Residents are without pipe borne water as the machines used for production by the Ghana Water

Company heavily relies on electricity.

GWCL responds.

The Regional Communication Manager for Ghana Water Company Limited Mr. Nii Abbey Abbey said the demand has increased amid intermittent power challenges. “The company can only produce 60 % for the distribution to over 800,000 people.”

According to him, the company was supplying  45,000 cubic meters daily in 2010 but that has reduced due to growth in population.

The Ghana Statistical Service has projected northern region population in its 2020 census to be 3,132,417. The annual growth rate 2010-2020 according to GSS is 2.9%/3.1.

Mr. Abbey has encouraged residents to acquire storage facilities so they can harvest rain water in the rainy season.

CONIWAS perspectives.

Northern Zonal Coordinator of the Coalition of Nongovernmental Organizations in Water and Sanitation (CONIWAS), Mr. Ibrahim Abdul Ganiu blamed the failure by successive governments to implement the Tamale water expansion project which according to him has been on the drawing board for almost fifteen (15) years.  

He also apportioned a significant blame to the GWCL, maintaining management should have identified proactive measures considering the increasing population growth.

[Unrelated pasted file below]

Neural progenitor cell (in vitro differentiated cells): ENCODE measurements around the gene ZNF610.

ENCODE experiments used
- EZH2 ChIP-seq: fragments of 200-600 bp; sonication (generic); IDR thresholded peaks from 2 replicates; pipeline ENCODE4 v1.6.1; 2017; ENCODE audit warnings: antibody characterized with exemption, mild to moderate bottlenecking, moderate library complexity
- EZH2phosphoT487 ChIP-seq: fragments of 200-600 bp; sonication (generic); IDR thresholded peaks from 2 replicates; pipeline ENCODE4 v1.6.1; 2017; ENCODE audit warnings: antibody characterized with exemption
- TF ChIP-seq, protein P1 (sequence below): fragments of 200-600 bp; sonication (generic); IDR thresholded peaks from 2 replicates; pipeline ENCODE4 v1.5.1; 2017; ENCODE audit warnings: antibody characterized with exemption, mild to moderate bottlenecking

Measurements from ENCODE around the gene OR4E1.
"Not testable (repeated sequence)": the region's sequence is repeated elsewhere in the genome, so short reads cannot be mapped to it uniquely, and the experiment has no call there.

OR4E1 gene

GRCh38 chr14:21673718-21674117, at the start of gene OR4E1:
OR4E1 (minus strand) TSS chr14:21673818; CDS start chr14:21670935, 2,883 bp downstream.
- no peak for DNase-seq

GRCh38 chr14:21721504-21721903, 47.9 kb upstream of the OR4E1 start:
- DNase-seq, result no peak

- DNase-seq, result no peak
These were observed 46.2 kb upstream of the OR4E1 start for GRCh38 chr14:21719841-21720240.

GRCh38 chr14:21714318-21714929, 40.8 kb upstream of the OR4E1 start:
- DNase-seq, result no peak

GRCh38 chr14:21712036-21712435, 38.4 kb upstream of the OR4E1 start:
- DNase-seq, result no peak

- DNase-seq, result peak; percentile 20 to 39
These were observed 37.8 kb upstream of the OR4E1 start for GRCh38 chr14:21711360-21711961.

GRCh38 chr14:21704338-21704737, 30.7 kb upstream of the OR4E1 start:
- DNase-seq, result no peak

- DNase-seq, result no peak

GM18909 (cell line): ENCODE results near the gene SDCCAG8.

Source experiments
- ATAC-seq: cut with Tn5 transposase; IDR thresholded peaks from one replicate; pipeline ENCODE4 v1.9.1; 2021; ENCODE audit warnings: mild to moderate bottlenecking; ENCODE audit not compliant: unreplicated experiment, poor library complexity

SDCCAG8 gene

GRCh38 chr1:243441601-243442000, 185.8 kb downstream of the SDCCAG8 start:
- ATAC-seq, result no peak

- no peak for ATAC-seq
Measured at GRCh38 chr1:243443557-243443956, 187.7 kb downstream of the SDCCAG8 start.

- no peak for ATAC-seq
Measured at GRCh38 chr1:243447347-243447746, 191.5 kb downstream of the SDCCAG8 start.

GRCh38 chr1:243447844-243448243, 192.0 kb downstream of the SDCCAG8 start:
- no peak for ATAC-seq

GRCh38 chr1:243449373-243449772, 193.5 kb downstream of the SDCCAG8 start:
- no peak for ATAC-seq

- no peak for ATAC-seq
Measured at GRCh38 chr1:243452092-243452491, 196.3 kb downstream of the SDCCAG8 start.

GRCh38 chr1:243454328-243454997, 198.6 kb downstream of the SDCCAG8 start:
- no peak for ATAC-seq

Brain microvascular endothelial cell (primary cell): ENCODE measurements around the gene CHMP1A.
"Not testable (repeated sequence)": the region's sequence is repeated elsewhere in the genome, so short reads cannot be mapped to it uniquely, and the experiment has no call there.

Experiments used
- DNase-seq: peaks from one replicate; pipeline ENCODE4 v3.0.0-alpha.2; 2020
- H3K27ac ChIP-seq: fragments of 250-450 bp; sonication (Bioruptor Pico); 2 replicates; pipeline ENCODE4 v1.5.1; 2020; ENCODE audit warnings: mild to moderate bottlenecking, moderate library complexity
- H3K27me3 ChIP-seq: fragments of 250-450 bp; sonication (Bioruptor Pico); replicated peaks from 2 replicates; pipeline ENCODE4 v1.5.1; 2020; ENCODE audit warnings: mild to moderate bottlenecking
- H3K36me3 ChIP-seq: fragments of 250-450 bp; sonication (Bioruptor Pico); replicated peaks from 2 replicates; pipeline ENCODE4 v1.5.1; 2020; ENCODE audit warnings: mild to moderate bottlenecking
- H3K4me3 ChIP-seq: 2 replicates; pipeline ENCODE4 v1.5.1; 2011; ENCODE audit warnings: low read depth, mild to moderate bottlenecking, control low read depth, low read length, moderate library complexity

“My recent engagement with GWCL over the issue revealed that, about forty per cent of the water is thrown away leaving about sixty per cent. Let’s begin observing protocols of respecting buffer zones created to protect water surface.”.

“Why is it that during raining season GWCL is able to supply water to places far away from Tamale metro but unable to do same during dry season’’, Mr Abdul Ganiu quizzed.

CONIWAS as part of its mandate in supporting government in meeting the demand of clean water and sanitation engages key stakeholders on the need to protect water bodies.

The region he explained has a quite a number of dugouts and dams some situated within the communities but wanton sale of lands has led to encroachment of theses dams which could have serve as an alternative.

Drilling of boreholes.

The Member of Parliament for the Tamale Central constituency, Mr. Ibrahim Mutala following

the concerns raised has commenced the drilling of some fifty mechanized boreholes to augment the efforts of government.

Tamale water project.

The alternative to address the growing water crisis in the northern regions remains on the

completion of the Tamale water supply expansion project. The project under a credit facility will cost Ghana US$272,287,980.00.

The GWCL acting on behalf of the Ministry of Sanitation and Water Resources of Ghana and

Biwater International Limited of England signed the contract on 17th September, 2019.

This ties in with Government’s agenda of ensuring that, by the year 2030, as enshrined in the

United Nations Sustainable Development Goals, all Ghanaians will have access to potable water.